By now you, but not me, know the results of the Ontario election. I mean I know now, but as of writing this column I did not know.
So either Andrea Howarth and the NDP pulled it off, or you now have Premier Doug Ford. More on that next week.
This week, let’s talk trade.
President Czar Supreme Leader Donald Trump — did you hear he’s above the law? Cuz he is. He said so — has decided that the next step to Making America Great Again is to get into a trade war with all of the closest allies of the United States.
That’s right, last week Trump slapped tariffs on Canadian steel and aluminum imports to the U.S. citing national security threats. This is where you insert the head scratching emoticon. Canada? A threat to U.S. national security?
It was also reported on Wednesday that when Prime Minister Trudeau questioned the idea of Canada being a national security threat, Trump responded, “didn’t you guys burn down the White House?” He speaks of the war of 1812. With the British. 55 years before Canada was a country. But I guess pre-Canada Canadians were involved, so… point taken. The Pres holds a long grudge.
Trump also dropped tariffs on products from Mexico and the European Union. In other words, all of America’s closest allies.
Now I think in Trump’s mind all of those allies are supposed to roll over and beg Trump to lift the tariffs, and/or indicate a willingness to pay them so as to appease the Great Leader.
Unfortunately, it’s not working out that way so far, as Canada, Mexico and the EU have all announced retaliatory tariffs. And the nifty thing about these retaliations is that they are all aimed at different sectors of the American economy, but paying particular attention to possible swing states in the upcoming U.S. midterm elections and home states of particular members of Congress.
Canada’s list of tariffs looks like a rather strange hodge podge of goods, but a closer look by experts reveals that they are in fact very strategic.
US Speaker Paul Ryan is from Wisconsin and that state has a large cucumber and pickle industry. So.. pickle tariffs. The state also manufactures Toro mowers, so lawn mowers were added to the list.
U.S. Majority Leader Mitch McConnell is from Kentucky. What does Kentucky make? Bourbon. What’s on the tariff list? Bourbon.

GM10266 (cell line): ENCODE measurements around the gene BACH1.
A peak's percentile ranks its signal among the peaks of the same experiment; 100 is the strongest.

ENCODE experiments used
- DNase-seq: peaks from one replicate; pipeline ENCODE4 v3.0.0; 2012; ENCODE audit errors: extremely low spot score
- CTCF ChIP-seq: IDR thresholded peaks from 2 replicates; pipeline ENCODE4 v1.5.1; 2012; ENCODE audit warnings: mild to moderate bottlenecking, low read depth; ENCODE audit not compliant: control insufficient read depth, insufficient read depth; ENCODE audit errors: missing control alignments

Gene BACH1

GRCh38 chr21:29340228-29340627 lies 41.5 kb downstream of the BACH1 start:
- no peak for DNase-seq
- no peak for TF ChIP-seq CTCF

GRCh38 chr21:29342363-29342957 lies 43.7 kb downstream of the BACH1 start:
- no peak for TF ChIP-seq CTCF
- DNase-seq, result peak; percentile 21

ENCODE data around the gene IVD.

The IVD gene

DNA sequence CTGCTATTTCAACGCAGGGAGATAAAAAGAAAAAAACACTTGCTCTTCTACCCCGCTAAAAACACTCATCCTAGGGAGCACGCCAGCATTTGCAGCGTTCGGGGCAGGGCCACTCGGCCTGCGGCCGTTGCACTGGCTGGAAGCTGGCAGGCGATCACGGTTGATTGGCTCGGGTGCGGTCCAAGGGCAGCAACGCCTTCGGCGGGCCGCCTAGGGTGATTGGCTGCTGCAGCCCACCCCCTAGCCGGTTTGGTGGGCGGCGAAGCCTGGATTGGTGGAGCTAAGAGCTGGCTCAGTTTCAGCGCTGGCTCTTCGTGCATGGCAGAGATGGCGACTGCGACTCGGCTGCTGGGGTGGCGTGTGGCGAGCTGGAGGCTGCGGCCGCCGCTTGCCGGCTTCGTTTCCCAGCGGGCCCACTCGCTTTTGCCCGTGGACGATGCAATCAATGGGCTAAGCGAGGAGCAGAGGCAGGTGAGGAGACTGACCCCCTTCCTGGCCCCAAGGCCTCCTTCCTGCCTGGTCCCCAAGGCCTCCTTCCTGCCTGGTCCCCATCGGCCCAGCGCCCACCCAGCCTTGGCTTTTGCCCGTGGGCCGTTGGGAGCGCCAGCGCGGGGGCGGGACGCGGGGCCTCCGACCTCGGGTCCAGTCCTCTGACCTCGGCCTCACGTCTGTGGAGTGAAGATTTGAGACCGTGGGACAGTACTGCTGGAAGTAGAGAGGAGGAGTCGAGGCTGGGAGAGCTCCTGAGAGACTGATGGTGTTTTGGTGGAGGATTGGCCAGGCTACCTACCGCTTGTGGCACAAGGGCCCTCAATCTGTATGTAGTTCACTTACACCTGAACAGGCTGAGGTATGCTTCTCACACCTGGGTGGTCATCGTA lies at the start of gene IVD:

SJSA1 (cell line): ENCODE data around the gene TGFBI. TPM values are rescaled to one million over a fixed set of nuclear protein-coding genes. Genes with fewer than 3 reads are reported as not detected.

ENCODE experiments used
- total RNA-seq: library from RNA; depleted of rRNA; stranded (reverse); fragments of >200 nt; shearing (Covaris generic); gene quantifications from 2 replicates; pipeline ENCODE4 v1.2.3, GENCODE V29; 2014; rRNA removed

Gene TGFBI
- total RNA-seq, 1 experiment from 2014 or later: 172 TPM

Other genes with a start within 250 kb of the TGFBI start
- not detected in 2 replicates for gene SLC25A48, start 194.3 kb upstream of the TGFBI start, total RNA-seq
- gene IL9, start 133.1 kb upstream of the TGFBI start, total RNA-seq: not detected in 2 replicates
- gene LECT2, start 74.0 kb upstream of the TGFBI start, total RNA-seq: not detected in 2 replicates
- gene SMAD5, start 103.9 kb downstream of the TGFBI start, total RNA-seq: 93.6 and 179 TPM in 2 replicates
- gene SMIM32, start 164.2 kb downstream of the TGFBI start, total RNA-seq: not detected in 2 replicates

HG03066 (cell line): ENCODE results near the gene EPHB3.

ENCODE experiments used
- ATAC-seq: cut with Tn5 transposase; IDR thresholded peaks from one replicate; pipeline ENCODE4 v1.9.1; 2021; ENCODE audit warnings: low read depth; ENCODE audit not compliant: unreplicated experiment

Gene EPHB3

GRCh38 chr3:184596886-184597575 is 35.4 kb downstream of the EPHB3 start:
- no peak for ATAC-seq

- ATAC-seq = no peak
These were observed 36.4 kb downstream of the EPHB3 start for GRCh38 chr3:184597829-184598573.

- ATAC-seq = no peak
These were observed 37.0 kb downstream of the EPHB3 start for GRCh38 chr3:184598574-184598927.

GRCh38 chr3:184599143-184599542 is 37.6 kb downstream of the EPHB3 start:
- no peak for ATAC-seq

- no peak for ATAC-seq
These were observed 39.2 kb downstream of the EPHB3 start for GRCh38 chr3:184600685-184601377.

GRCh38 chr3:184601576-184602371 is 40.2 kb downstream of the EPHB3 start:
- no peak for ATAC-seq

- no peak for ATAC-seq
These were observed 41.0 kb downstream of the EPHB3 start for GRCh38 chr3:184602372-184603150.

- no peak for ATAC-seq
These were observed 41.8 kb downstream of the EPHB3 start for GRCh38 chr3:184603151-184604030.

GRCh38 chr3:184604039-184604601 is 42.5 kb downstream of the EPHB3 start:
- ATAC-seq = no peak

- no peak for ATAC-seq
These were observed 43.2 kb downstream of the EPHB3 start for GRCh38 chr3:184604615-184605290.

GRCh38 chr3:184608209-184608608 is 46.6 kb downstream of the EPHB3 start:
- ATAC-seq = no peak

Donald Trump won Pennsylvania only by the slimmest of margins and anything that upsets the economy in that state could have repercussions on the ballot in November. So Canada slapped a tariff on chocolate. Pennsylvania is the home of Hershey Chocolate.
Florida is a swing state, and an important one. The old axiom that if you take Florida, you take the presidency has often been proven true. Florida produces orange juice. On Canada’s tariff list is orange juice.
Now King Don has already said, and tweeted, in his infinite wisdom, that trade wars are good and easy to win. And Trump likes to win. He promised nothing but winning in his election campaign, although there hasn’t been a whole lot of winning yet. Yes, the U.S. economy is rumbling along, although while Trump loudly proclaims the job numbers and takes full credit for them, they were actually better under Obama — who got zero credit from Republicans for them.
This week Trump heads to Quebec for a G7 meeting and the Washington Post reported on Thursday that he was grumpy about it and didn’t want to go. He doesn’t want to be lectured by those he imposed tariffs on, apparently. He prefers to be treated like a God-King like he was when he visited Saudi Arabia. He doesn’t want to meet with people who have the nerve to believe they are equal to him.
Should be an interesting meeting. But while the higher-ups meet, you can be sure of one thing — it’s the American and Canadian consumer who is going to end up emptying their pockets as this trade war heats up.